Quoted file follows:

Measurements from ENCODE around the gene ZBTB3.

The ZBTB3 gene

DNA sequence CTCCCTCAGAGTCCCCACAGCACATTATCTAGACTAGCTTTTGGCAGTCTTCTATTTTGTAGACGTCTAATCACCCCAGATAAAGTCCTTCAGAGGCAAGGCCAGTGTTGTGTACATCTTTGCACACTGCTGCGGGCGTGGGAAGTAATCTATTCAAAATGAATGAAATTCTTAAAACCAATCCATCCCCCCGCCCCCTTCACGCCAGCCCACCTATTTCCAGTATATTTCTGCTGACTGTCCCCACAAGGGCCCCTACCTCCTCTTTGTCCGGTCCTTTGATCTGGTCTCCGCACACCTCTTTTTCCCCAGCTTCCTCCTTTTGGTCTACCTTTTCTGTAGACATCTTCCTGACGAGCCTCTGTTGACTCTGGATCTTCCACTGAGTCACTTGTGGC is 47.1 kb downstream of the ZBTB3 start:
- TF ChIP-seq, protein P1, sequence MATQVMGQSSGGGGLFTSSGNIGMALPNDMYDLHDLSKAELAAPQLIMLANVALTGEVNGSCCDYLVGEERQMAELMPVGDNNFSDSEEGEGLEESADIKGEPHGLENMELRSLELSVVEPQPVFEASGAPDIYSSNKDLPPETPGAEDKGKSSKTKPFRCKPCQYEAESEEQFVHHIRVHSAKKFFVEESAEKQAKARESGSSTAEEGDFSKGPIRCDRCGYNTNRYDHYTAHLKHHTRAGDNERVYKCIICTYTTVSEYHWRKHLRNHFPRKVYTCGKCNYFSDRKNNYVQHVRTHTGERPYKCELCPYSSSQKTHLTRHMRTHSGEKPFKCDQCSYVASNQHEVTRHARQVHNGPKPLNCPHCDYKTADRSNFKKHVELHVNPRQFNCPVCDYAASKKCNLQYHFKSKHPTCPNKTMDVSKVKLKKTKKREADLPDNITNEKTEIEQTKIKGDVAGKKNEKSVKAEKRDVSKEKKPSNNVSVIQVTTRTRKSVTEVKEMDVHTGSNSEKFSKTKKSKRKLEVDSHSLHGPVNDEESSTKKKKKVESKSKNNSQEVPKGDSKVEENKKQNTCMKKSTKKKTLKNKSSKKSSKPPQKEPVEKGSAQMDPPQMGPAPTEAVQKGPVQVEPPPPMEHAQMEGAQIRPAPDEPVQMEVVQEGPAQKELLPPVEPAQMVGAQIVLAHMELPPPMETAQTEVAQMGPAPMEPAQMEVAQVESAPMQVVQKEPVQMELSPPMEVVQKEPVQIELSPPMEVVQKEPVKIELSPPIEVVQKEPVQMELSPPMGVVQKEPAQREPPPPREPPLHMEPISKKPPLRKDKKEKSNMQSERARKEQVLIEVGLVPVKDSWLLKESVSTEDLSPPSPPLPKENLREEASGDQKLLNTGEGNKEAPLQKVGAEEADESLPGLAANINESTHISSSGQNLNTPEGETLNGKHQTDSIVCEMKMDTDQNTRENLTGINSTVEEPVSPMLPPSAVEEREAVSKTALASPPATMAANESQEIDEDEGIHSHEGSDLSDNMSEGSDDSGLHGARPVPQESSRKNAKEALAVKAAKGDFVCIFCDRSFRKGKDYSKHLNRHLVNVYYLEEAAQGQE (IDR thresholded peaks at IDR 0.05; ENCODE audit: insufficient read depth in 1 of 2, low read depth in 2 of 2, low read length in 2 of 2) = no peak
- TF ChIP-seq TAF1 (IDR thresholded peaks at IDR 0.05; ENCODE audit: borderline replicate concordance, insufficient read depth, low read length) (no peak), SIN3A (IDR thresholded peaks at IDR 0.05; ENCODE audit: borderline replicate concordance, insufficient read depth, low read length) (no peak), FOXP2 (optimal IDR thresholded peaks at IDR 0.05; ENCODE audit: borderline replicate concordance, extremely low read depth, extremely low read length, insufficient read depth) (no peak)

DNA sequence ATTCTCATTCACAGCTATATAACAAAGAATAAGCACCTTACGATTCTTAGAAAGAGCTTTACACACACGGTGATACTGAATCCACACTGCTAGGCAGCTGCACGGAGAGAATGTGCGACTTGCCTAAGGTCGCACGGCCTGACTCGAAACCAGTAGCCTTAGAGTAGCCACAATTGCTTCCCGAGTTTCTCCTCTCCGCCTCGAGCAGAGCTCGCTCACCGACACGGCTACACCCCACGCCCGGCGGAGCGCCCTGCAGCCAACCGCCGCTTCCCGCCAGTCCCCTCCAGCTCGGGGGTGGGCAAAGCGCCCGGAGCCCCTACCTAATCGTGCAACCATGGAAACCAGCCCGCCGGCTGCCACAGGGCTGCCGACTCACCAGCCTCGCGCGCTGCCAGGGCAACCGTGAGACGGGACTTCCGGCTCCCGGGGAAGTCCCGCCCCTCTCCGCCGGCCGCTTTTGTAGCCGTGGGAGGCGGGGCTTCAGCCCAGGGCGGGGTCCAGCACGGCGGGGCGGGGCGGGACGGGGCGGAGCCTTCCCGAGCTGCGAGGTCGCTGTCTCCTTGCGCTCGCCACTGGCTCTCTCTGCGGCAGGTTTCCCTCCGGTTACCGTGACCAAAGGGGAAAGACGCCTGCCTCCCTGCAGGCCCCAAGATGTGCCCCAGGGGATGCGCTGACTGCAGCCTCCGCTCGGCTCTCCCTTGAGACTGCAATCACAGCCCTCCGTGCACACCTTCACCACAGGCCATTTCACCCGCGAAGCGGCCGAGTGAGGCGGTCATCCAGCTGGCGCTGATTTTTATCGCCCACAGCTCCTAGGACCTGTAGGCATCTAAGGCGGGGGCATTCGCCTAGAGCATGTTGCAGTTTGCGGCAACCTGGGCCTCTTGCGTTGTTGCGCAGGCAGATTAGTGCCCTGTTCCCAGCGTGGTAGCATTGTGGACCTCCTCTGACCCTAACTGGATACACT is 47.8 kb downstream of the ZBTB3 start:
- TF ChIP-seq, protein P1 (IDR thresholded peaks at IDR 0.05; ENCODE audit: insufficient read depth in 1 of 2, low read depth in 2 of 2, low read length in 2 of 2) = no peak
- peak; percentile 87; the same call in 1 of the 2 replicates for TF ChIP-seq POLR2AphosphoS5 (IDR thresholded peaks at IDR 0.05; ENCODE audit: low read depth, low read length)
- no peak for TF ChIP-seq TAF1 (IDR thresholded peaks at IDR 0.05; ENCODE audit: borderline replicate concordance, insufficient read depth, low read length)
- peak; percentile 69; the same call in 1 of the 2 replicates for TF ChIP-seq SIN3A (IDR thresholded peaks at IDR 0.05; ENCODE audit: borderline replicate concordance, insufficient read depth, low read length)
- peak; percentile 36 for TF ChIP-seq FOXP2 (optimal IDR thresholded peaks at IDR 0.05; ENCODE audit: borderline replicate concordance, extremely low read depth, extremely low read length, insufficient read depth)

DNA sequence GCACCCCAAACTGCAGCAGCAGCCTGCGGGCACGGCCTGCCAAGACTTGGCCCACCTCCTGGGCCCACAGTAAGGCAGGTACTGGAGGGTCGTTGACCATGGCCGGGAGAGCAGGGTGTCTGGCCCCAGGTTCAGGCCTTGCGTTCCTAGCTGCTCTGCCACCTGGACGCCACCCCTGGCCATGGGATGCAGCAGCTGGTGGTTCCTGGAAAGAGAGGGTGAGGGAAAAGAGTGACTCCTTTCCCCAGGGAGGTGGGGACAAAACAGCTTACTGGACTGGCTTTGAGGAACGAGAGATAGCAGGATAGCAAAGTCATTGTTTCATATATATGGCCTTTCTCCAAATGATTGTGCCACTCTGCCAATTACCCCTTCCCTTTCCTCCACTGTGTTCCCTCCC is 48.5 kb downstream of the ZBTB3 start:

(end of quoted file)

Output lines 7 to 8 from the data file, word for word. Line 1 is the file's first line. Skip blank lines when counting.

- TF ChIP-seq, protein P1 (IDR thresholded peaks at IDR 0.05; ENCODE audit: insufficient read depth in 1 of 2, low read depth in 2 of 2, low read length in 2 of 2) = no peak
- peak; percentile 87; the same call in 1 of the 2 replicates for TF ChIP-seq POLR2AphosphoS5 (IDR thresholded peaks at IDR 0.05; ENCODE audit: low read depth, low read length)